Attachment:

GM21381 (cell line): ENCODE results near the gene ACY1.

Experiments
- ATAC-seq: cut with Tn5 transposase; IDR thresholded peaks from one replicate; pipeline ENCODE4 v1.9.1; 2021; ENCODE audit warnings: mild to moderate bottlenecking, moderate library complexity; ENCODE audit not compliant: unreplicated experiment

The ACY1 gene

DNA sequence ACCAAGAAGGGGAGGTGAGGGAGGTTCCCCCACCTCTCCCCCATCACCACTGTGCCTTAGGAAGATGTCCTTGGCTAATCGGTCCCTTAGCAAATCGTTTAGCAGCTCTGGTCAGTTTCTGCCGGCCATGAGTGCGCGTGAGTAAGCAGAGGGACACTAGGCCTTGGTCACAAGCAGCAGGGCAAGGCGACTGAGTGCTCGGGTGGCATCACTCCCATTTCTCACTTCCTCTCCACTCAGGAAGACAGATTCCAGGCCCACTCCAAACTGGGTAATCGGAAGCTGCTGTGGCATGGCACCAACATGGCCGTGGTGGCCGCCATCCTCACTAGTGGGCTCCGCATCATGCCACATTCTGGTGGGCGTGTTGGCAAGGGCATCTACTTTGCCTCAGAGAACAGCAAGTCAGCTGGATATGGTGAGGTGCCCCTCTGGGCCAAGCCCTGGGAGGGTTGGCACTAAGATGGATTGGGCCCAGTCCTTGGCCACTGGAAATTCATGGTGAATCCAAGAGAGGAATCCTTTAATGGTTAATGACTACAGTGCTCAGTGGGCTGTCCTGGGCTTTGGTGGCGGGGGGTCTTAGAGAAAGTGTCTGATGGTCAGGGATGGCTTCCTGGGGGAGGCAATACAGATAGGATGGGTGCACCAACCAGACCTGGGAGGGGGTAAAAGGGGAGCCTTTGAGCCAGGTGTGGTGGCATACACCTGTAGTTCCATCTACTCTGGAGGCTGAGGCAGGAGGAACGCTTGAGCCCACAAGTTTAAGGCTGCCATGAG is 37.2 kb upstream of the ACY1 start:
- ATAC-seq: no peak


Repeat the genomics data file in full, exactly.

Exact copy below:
GM21381 (cell line): ENCODE results near the gene ACY1.

Experiments
- ATAC-seq: cut with Tn5 transposase; IDR thresholded peaks from one replicate; pipeline ENCODE4 v1.9.1; 2021; ENCODE audit warnings: mild to moderate bottlenecking, moderate library complexity; ENCODE audit not compliant: unreplicated experiment

The ACY1 gene

DNA sequence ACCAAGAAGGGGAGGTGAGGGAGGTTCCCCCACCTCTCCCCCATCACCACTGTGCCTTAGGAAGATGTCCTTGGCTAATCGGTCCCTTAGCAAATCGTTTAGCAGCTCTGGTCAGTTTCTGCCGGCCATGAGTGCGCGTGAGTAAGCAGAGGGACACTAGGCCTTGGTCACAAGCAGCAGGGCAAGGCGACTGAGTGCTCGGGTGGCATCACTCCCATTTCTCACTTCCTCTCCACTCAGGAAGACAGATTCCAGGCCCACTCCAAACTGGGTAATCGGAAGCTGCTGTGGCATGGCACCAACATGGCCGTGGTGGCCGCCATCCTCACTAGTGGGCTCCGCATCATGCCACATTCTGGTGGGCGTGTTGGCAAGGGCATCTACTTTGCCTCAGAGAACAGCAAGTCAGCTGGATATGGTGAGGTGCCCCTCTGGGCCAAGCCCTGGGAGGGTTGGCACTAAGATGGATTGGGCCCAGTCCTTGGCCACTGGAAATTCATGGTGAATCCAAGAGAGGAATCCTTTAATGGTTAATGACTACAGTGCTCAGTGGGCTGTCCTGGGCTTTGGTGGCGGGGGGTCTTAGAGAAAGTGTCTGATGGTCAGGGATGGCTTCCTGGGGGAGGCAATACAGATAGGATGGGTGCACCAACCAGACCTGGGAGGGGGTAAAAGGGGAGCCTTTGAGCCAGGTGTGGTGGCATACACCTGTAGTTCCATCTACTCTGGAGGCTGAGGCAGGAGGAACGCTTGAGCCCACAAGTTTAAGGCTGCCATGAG is 37.2 kb upstream of the ACY1 start:
- ATAC-seq: no peak